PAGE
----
Concentration of lymph node aspirate improves the sensitivity of acid fast smear microscopy for the diagnosis of tuberculous lymphadenitis in Jimma, Southwest Ethiopia
Faculty of Medicine and Health Sciences
Engineering sciences. Technology
, 6 p.
University of Antwerp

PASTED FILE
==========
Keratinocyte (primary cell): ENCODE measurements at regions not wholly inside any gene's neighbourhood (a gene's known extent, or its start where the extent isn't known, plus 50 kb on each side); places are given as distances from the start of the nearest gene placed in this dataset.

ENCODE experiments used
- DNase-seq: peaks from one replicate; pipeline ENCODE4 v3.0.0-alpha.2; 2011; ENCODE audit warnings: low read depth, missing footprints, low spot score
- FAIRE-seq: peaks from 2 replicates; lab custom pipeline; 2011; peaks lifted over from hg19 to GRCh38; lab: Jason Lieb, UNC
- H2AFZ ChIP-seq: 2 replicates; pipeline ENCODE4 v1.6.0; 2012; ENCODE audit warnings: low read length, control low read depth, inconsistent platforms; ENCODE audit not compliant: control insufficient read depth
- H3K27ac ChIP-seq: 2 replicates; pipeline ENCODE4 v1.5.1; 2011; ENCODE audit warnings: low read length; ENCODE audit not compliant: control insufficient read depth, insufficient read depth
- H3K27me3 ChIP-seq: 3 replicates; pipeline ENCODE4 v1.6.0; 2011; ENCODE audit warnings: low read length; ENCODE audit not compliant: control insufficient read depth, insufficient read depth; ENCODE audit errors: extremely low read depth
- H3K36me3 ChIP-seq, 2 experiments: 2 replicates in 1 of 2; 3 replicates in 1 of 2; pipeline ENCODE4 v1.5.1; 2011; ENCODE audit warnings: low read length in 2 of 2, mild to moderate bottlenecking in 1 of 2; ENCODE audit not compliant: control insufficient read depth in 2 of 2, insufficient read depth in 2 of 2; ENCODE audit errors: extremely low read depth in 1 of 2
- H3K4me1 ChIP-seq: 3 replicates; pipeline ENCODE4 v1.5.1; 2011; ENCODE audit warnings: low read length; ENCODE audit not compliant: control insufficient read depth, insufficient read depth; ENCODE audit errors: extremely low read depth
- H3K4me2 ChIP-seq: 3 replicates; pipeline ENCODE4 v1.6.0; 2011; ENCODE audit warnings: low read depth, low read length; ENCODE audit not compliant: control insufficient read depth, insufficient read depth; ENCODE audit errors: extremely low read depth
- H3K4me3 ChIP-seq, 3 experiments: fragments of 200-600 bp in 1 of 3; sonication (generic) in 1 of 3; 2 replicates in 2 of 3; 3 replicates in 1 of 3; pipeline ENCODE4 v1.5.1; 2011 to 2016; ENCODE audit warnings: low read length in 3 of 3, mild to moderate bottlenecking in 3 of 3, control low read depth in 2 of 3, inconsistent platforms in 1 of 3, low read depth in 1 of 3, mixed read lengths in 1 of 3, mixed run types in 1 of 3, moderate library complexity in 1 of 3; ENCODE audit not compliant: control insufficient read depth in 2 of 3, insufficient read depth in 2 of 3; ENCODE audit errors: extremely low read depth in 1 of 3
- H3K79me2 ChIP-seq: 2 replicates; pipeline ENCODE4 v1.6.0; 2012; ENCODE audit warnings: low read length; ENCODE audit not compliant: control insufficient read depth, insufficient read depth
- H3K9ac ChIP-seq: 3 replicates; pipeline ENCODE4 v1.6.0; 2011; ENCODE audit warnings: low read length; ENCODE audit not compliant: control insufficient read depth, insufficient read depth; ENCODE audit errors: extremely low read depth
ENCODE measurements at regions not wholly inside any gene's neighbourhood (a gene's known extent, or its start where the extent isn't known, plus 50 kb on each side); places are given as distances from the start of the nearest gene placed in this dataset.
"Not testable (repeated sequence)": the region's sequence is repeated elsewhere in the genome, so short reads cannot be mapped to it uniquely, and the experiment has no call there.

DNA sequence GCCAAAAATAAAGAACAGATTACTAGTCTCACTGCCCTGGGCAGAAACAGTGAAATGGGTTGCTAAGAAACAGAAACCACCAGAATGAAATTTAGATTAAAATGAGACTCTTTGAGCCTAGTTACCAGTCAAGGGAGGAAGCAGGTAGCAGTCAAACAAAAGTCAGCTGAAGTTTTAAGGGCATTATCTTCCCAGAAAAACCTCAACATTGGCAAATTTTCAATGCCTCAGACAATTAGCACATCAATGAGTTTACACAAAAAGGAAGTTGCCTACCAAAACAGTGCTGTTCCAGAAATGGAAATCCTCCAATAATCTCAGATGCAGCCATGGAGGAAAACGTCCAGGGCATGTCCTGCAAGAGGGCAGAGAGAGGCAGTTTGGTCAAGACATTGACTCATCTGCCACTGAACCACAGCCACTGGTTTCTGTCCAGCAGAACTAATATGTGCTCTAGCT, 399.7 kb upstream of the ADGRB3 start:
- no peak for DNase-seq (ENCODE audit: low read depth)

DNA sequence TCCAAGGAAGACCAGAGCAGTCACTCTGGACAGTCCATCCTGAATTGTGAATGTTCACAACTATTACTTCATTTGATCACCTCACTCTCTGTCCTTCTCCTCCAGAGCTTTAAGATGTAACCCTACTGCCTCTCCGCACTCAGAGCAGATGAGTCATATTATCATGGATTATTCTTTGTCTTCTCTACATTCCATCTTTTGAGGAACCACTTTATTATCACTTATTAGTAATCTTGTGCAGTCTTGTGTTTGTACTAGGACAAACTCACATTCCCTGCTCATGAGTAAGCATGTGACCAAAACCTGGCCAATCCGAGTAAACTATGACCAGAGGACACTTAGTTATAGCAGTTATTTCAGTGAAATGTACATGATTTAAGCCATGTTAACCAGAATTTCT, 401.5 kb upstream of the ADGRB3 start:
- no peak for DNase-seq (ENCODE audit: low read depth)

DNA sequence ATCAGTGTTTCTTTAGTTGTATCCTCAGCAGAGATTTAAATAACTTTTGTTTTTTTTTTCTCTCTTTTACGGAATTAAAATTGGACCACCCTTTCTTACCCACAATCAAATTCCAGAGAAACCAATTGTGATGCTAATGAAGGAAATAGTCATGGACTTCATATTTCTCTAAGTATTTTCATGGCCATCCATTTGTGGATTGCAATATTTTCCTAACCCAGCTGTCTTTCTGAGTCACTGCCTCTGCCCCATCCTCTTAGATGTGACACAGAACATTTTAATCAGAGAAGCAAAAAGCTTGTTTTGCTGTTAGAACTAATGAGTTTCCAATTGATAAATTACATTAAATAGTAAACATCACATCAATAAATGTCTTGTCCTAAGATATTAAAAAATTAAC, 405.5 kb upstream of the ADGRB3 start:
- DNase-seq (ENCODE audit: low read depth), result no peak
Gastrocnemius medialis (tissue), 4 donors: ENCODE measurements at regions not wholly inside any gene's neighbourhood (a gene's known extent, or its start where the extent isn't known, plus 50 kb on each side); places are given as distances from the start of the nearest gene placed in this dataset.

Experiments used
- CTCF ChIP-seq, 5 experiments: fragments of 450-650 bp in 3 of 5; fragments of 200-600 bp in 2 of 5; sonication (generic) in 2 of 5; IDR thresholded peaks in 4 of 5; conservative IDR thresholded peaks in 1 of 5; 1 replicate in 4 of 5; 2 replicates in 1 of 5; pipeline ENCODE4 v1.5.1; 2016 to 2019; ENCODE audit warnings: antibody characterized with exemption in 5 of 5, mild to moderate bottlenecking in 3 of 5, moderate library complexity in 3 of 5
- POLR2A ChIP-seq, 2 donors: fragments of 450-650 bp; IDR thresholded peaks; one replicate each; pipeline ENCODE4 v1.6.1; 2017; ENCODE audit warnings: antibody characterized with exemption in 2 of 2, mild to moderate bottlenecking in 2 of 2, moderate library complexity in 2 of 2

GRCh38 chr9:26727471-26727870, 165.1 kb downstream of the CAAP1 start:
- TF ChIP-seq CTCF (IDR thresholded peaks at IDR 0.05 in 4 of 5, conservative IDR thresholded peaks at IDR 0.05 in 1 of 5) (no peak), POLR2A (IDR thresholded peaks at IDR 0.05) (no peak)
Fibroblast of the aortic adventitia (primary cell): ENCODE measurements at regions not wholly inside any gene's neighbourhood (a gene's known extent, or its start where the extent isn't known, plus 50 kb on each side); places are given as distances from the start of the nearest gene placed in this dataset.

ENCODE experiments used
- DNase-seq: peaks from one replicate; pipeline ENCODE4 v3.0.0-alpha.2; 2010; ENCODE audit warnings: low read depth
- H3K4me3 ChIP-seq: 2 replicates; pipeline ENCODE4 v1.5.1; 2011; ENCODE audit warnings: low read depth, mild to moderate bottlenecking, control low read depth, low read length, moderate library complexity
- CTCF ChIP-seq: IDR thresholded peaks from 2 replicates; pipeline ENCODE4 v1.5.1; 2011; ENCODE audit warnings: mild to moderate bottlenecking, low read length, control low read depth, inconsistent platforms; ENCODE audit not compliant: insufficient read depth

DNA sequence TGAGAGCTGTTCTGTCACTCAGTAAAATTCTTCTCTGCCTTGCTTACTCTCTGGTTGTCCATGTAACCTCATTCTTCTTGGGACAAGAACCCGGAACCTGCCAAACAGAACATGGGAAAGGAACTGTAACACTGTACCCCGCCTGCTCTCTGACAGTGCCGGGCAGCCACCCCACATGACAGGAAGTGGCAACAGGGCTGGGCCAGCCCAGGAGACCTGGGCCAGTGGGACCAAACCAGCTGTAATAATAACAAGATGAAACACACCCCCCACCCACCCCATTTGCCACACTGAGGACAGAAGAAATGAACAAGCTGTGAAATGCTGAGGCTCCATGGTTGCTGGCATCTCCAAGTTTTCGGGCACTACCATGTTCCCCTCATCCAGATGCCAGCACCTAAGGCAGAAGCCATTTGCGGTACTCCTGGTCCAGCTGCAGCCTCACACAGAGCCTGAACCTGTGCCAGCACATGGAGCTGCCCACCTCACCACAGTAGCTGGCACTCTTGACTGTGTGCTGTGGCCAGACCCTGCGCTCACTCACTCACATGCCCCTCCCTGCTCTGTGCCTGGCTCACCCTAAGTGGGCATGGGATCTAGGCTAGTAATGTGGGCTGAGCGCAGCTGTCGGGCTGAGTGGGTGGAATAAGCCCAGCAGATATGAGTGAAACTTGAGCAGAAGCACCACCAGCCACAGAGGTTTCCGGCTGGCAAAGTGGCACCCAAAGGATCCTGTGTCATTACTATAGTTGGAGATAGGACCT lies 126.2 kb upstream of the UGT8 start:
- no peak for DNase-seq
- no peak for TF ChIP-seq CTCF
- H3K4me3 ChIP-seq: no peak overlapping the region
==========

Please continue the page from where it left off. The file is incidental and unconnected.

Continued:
Background: Tuberculous lymphadenitis (TBLN) is the most common form of extrapulmonary tuberculosis. The cytomorphological features of lymph node smears have reduced specificity for the diagnosis of tuberculosis. The diagnosis of TBLN with direct smear microscopy lacks sensitivity due to the limited number of bacilli in lymph node aspirate. Therefore, we aimed to assess whether the concentration of lymph node aspirate improves the sensitivity of acid fast smear microscopy for the diagnosis of tuberculous lymphadenitis. Methods: A cross-sectional comparative study was conducted on 200 patients clinically suspected for tuberculous lymphadenitis in Jimma, Ethiopia. Lymph node aspirate was collected. The first two drops were used for cytomorphological study and direct acid fast staining. The remaining aspirate was treated with N-acetyl-L-cysteine (NALC) and concentrated by centrifugation at 3000 g for 15 minutes. The sediment was used for acid fast staining and culture. Differentiation of M. tuberculosis complex (MTBC) from non-tuberculous mycobacteria (NTM) was done by para-nitrobenzoic acid susceptibility test. Result: Complete data were available for 187 study subjects. 68% (127/187) were positive for M. tuberculosis on culture. Four isolates, 2.1% (4/187), were identified as NTM. The detection rate of direct smear microscopy was 25.1% and that of the concentration method 49.7%. Cytomorphologically, 79.7% of cases were classified as TBLN. The sensitivity of direct smear microscopy was 34.6%, for concentrated smear microscopy 66.1%, and for cytomorphology 89.8%. Two AFB positive cases on concentration method were non-tuberculosis mycobacteria (NTM). The concentration method yielded a positive result from seven cases diagnosed as suppurative abscess by cytology. Both for the direct and concentration methods the highest rate of AFB positivity was observed in smears showing caseous necrosis alone. Smear positivity rate decreased with the appearance of epithelioid cell aggregates. Conclusion: The concentration of lymph node aspirates for acid fast smear microscopy had significantly higher sensitivity than direct microscopy.